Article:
"I think the lesson to be learned is that Guam can't afford to continue increasing its debt to the point that we're begging to become a state." – Victoria Leon Guerrero, co-chair, Independence task force
Members of Guam's Commission on Decolonization are looking carefully at Puerto Rico's recent political status plebiscite as a cautionary tale for Guam's self-determination process moving forward.
On June 12, close to 500,000 Puerto Rico residents voted in favor of statehood, making it the fifth time in the commonwealth's history they've stated a desire to join the United States as the union's newest state.
Nearly half a million votes were cast for statehood, about 7,600 for free association/independence and nearly 6,700 for the current territorial status, according to The Washington Post. Voter turnout was just 23 percent, leading opponents to question the validity of a vote that several political parties had urged their supporters to boycott, The Washington Post reported.
Congress has final say
The U.S. Congress has final say in any changes to Puerto Rico’s political status.
"Every political party except for the Partido Nuevo Progresista, our pro-statehood party, boycotted the plebiscite. This was the fifth time in our colonial relationship with the U.S. that voters chose statehood, and obviously it's gotten us nowhere," stated Timothy Robledo, a member of the international Puerto Rican rights group Comité Boricua en la Diaspora.
Unlike Guam's prospective plebiscite, which will feature three options — independence, statehood or free association with the U.S. — Puerto Rico's plebiscite presented options for statehood, free association/independence or status quo.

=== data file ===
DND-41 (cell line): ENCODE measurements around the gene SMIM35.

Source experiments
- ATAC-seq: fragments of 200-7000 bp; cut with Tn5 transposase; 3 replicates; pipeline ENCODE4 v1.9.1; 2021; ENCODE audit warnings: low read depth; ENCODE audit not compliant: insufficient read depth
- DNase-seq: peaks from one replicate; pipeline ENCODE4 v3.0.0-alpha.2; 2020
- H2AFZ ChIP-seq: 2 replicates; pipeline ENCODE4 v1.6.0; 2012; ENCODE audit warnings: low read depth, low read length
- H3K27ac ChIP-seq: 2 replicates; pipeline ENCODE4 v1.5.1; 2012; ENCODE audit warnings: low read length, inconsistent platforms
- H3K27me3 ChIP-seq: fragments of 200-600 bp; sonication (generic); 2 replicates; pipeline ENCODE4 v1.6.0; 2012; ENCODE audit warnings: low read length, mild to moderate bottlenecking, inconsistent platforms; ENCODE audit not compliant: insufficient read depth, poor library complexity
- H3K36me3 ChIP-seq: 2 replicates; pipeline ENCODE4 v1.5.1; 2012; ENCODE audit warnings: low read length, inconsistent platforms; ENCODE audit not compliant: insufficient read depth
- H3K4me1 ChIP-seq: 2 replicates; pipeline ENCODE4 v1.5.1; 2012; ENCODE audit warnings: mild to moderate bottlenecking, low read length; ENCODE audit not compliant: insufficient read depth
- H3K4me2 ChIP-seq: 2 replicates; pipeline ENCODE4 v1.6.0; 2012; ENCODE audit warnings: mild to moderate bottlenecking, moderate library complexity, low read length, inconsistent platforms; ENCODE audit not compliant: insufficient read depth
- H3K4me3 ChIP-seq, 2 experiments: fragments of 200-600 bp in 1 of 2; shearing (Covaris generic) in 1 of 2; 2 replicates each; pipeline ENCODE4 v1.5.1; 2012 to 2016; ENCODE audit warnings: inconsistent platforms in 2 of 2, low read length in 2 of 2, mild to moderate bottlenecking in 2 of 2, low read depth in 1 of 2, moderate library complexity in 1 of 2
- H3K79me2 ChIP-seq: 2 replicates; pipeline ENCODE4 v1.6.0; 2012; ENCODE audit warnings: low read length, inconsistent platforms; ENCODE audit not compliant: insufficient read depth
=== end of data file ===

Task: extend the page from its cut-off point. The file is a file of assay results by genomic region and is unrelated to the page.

Puerto Rico's vote occurred while the island reels from its current $74 billion crisis.
"When Gov. Ricardo Rossello, who is pro-statehood, announced the plebiscite, he said it was a way to end colonial status by including just two options: independence and statehood. But the U.S. said it would not fund nor back the plebiscite unless status quo was included," Robledo said. "Not only has the U.S. still refused to endorse the process, but the cost of holding the plebiscite may have exceeded $8 million — not feasible for our current crisis."
It's because of Puerto Rico's debt crisis that Congress is less likely to approve it joining the union, more than any other time in its colonial relationship, said Guam Independence Task Force co-chair Victoria Leon Guerrero.
"I think the lesson to be learned is that Guam can't afford to continue increasing its debt to the point that we're begging to become a state," she said.
Puerto Rico's governor in the coming weeks will appeal to Congress to acknowledge the results of the plebiscite — but the chances Congress will agree to the commonwealth becoming a state are thin.
'What is or isn't possible for Guam'
"Puerto Rico, as the largest and also geographically closest colony of the U.S., in many ways will set the limits of what is or isn't possible for Guam in its own quest for decolonization," said Michael Lujan Bevacqua, co-chair of the Independence task force. "In the unlikely case that Puerto Rico becomes a state, it may help Guam should it choose to become formally included in the union. But regardless of what happens, should there be sustained efforts in Washington, D.C., for some sort of political status change for the island, it will increase the chances of Guam receiving some assistance or attention."
Robledo and Bevacqua shared a similar conclusion that fellow colonies, such as Puerto Rico and Guam, need to openly communicate about ongoing efforts to decolonize.
"The most frustrating part about all of our status and our histories with the United States is that we don't know each other's stories, and we are literally on opposite sides of the globe, which limits our interactions and the sharing of knowledge," Robledo said.